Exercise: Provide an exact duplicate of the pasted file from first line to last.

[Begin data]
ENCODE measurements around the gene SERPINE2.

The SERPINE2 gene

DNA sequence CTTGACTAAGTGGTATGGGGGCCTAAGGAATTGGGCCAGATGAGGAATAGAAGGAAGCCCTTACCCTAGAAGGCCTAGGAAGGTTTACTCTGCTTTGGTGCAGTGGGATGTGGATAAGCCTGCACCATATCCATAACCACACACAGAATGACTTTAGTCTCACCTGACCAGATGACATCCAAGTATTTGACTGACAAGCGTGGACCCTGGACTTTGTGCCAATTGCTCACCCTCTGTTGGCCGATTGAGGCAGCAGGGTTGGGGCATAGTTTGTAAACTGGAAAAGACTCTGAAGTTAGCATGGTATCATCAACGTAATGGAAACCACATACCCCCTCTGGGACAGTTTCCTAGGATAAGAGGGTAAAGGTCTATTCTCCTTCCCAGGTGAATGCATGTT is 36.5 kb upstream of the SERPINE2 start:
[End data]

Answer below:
ENCODE measurements around the gene SERPINE2.

The SERPINE2 gene

DNA sequence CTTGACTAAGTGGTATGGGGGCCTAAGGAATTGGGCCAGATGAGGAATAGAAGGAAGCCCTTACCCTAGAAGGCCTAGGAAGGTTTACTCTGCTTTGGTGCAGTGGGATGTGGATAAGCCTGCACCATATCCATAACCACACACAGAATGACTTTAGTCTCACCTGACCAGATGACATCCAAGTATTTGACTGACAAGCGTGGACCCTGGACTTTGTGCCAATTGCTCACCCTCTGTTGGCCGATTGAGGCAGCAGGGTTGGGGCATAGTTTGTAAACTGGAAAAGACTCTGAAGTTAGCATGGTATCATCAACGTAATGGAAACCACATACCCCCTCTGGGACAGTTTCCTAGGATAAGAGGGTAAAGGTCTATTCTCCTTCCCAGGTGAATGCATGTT is 36.5 kb upstream of the SERPINE2 start: